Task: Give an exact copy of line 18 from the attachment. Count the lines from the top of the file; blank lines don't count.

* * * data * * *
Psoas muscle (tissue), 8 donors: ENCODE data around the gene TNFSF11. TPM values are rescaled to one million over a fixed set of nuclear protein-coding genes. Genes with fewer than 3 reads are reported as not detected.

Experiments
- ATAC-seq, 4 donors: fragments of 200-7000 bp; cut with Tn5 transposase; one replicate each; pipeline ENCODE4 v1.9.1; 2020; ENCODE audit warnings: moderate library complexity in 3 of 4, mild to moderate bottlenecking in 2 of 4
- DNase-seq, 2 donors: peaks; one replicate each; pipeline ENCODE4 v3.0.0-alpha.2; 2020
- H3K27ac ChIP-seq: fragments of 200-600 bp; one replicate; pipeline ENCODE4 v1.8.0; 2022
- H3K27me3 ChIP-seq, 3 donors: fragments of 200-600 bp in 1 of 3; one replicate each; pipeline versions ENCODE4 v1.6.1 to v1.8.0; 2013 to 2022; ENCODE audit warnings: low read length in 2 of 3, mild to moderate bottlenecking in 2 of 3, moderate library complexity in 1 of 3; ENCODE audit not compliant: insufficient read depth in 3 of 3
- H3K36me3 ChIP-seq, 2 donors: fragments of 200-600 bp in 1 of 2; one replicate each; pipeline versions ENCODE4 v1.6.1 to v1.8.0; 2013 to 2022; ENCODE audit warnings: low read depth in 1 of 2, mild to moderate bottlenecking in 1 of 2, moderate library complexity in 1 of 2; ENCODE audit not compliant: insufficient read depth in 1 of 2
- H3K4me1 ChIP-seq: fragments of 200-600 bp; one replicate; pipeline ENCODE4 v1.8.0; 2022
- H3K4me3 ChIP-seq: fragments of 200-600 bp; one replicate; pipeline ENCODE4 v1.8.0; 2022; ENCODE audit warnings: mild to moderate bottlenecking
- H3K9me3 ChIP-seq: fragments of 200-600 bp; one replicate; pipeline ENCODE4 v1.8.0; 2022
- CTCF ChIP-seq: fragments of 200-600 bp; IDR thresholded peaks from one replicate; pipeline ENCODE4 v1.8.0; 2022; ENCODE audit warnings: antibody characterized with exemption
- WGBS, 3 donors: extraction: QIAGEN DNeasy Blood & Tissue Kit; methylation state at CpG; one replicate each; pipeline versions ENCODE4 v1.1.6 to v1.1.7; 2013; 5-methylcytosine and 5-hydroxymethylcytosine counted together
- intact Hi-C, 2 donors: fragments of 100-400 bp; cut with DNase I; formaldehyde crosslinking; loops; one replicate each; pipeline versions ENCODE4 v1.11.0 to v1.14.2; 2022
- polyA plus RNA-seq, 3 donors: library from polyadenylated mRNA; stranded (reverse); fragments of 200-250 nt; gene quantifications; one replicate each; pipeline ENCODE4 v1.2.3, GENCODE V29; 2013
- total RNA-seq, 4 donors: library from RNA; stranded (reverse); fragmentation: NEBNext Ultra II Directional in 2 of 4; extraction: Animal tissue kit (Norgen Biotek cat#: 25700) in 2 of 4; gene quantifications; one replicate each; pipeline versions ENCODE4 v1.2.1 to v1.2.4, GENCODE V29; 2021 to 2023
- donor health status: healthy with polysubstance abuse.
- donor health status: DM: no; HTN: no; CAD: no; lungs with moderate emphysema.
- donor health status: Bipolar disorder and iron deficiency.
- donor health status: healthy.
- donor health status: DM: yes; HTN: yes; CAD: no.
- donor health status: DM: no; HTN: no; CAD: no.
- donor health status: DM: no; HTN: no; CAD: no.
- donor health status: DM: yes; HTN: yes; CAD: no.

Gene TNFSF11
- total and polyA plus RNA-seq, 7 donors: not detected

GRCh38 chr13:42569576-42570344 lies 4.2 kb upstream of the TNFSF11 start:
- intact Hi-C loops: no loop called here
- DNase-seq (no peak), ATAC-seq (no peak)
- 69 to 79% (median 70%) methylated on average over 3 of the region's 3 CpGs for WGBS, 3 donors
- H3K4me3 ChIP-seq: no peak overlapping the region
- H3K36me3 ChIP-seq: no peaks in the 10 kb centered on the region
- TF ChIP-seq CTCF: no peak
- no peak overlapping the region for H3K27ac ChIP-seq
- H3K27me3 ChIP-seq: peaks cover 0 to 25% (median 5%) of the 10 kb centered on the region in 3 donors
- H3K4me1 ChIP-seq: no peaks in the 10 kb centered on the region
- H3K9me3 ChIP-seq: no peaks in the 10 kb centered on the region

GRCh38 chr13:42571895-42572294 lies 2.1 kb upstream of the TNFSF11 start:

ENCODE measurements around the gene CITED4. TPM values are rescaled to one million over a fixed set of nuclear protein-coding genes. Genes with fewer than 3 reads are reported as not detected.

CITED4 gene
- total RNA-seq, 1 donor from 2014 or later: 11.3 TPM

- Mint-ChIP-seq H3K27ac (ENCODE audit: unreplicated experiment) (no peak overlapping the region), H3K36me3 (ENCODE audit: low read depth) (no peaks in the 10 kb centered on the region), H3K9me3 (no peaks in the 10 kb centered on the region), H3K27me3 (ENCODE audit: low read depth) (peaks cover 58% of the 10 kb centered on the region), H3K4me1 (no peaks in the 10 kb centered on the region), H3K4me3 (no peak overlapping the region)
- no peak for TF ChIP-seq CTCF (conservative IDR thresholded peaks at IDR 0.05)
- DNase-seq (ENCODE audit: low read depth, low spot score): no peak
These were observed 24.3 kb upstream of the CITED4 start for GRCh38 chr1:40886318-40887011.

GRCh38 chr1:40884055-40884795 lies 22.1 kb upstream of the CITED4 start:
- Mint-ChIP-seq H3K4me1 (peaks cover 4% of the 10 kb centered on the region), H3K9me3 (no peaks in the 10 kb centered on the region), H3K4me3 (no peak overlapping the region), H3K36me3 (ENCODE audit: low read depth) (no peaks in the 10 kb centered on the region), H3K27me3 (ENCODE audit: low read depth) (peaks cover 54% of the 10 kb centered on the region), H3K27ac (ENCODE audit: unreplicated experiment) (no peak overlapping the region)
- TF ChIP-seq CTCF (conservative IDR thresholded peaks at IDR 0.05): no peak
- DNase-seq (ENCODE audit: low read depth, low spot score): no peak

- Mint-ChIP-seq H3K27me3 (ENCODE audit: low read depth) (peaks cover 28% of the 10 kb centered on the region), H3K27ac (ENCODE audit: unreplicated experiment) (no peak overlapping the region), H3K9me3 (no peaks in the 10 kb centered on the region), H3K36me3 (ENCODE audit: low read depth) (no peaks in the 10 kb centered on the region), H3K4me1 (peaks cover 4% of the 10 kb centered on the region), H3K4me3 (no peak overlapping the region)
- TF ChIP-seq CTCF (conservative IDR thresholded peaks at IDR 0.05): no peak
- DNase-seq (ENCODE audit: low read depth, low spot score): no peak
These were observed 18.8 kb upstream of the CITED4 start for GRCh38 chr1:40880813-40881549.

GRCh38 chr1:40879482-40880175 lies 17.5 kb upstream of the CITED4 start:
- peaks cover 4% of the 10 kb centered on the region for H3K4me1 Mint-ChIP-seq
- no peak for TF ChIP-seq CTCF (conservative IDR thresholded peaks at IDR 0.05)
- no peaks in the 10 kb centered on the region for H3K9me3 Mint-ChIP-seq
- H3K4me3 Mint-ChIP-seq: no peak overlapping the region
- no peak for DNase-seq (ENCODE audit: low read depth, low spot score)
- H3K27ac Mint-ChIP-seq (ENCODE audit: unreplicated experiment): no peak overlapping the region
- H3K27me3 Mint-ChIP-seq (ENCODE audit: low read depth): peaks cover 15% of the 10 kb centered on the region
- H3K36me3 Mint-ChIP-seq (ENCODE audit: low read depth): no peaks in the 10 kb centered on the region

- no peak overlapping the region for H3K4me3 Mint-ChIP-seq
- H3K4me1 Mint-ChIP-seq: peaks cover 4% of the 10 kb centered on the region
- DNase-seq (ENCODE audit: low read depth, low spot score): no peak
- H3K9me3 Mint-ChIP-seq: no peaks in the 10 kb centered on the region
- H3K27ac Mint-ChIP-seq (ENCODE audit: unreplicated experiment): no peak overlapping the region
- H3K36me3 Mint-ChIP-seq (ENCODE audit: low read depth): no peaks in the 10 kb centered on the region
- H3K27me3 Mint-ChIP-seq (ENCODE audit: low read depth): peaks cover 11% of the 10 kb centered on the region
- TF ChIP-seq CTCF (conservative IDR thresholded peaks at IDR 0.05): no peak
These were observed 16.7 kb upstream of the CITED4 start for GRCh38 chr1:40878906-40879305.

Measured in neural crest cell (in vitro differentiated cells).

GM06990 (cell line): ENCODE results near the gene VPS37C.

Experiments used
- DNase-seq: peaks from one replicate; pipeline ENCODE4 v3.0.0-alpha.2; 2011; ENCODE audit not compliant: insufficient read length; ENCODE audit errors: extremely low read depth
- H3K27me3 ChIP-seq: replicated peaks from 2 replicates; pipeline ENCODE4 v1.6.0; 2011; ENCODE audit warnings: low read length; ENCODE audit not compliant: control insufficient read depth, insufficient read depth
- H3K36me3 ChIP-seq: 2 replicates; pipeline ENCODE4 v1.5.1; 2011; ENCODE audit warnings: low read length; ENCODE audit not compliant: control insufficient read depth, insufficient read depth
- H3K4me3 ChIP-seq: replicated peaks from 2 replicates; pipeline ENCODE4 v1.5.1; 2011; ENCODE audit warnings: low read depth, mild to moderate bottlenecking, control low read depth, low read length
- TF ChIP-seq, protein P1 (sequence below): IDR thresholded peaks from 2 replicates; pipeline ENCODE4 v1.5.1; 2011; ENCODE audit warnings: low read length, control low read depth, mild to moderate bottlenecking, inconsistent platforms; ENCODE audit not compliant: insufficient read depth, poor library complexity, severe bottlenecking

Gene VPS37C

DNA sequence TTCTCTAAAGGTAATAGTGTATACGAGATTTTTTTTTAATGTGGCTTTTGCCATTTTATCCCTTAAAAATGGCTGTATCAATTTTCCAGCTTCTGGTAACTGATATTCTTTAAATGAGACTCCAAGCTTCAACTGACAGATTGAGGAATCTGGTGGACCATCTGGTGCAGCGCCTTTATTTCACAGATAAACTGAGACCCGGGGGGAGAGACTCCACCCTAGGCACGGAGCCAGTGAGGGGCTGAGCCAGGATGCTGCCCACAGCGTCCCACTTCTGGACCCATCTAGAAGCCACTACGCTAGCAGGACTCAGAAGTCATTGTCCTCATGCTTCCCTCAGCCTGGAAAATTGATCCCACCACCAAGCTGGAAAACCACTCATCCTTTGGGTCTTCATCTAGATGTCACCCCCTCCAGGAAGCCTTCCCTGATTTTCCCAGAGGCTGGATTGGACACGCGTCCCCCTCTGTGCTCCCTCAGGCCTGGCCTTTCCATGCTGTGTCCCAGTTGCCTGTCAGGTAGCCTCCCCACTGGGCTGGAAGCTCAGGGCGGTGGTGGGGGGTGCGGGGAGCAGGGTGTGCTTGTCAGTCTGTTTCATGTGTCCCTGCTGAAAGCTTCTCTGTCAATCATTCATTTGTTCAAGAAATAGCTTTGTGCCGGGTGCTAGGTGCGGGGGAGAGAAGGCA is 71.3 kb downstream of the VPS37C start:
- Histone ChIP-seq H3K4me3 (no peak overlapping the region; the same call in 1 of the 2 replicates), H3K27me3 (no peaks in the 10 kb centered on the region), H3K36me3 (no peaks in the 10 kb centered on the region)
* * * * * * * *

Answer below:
- donor health status: Bipolar disorder and iron deficiency.